Multiple Sars-Cov-2 Testing OPTIONS Available

COVID-19 Testing Services

We offer different types of COVID-19 testing options from PCR to Rapid Antigen Testing.  All of our tests have same-day availability with no waiting in lines.

Everything In One PlacE

Your One Stop COVID-19 Testing Lab

Our concierge testing services mean getting tested has never been easier or quicker.  Simply choose which type of test you want, how quickly you want your results, and then Self-Register & Schedule your appointment (even same day!).  You’ll receive a login for our Patient Portal, and we will take care of the rest.

PCR & Rapid Antigen COVID-19 Testing

Offering State-of-the-Art Polymerase Chain Reaction & Antigen Testing, with 24 Hour turnaround times available and convenient options for sample collections.  (Even DIY!)

COVID-19 Testing For Traveling

Whether you’re heading out on a trip and need a statement of health, or just returning home looking to protect your loved ones, our testing services are standing by at the ready.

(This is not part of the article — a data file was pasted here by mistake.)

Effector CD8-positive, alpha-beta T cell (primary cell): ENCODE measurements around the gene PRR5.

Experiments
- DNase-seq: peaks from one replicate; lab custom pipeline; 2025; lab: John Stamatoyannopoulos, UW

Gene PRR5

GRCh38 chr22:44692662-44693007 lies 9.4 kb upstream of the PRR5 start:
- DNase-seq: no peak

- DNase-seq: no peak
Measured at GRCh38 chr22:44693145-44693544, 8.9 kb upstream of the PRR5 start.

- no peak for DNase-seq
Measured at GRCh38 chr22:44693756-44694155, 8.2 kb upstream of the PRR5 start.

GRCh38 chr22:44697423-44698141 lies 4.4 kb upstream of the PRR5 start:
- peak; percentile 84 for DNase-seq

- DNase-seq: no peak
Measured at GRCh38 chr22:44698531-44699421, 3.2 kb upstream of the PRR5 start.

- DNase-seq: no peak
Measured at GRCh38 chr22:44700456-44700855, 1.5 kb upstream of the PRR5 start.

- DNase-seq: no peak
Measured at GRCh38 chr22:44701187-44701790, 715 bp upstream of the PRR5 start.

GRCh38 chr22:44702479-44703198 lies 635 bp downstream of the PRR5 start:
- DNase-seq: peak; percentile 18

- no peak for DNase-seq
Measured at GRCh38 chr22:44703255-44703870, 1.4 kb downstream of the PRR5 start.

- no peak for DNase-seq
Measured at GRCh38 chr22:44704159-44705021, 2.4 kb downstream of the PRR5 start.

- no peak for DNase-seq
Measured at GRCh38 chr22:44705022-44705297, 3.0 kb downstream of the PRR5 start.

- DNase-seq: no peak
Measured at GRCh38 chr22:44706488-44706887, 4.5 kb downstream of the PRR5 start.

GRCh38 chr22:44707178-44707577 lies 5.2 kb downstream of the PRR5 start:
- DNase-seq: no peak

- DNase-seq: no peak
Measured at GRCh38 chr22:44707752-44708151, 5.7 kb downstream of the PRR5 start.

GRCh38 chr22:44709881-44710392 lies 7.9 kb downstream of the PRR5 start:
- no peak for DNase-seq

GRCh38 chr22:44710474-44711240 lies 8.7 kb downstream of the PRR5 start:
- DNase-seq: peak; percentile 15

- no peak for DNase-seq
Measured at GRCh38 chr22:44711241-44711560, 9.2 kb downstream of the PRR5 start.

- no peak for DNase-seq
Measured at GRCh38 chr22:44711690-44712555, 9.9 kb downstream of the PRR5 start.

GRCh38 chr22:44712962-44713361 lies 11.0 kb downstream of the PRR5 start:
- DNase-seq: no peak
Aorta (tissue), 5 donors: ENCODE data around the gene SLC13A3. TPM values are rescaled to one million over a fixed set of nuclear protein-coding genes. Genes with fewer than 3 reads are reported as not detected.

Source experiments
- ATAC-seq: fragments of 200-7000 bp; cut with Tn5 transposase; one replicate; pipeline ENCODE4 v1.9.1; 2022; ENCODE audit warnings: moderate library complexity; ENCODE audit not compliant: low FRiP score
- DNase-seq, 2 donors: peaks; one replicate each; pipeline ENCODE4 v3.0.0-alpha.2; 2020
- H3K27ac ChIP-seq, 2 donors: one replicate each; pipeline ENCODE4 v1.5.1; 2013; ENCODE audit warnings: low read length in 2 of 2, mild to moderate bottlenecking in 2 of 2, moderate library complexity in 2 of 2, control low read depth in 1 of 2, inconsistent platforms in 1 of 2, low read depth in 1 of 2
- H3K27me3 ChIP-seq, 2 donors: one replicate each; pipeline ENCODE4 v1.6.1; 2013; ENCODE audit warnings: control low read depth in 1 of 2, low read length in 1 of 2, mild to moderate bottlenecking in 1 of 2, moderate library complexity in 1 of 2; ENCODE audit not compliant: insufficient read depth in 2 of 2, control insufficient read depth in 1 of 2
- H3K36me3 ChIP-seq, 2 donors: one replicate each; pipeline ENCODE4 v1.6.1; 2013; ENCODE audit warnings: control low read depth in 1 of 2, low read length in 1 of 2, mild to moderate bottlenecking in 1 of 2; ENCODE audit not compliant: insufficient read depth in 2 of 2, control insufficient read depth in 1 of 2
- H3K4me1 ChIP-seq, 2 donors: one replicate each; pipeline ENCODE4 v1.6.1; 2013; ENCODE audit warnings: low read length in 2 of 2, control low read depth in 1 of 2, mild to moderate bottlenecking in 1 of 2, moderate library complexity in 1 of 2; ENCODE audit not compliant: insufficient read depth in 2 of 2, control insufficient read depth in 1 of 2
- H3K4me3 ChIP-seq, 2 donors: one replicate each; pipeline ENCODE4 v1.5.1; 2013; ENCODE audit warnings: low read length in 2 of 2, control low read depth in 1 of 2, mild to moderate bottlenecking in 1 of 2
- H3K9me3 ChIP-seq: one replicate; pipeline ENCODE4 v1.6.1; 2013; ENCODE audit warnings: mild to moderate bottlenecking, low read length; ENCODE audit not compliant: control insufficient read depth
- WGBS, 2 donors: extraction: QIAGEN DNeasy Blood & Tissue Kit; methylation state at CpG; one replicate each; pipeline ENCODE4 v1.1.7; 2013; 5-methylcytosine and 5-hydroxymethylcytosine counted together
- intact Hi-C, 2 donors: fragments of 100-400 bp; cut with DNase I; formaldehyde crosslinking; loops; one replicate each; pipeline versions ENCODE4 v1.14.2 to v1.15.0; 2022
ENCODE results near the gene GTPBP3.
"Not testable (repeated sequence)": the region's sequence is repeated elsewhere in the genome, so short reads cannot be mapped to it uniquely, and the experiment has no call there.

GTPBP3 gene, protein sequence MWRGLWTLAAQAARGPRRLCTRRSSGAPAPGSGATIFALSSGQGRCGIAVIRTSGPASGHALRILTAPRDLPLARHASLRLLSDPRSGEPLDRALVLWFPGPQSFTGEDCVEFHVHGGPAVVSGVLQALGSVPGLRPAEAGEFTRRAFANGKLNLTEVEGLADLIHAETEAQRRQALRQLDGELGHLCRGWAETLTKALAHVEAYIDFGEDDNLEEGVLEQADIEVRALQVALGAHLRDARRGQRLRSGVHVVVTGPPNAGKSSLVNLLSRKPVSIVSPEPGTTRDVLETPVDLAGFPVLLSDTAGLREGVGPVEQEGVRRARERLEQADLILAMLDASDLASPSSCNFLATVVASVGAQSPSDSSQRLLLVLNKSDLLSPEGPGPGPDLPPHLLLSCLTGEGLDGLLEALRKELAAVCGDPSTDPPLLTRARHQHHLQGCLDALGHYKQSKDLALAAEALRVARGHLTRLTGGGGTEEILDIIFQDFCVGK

COVID-19 Testing For Organizations

Lab Services provides On-Site Testing for Employees of Businesses,  Students of Universities, Residents of Assisted Living, and more.  We  make protecting your people easy.


COVID-19 Test Performed

Live Updates COVID-19 CASES
  • World 689,563,085
    Confirmed: 689,563,085
    Active: 20,683,195
    Recovered: 661,995,225
    Death: 6,884,665
  • USA 107,107,491
    Confirmed: 107,107,491
    Active: 754,977
    Recovered: 105,187,197
    Death: 1,165,317
  • France 40,086,595
    Confirmed: 40,086,595
    Active: 56,894
    Recovered: 39,862,390
    Death: 167,311
  • Germany 38,427,244
    Confirmed: 38,427,244
    Active: 14,352
    Recovered: 38,238,600
    Death: 174,292
  • UK 24,603,076
    Confirmed: 24,603,076
    Active: 8,416
    Recovered: 24,369,336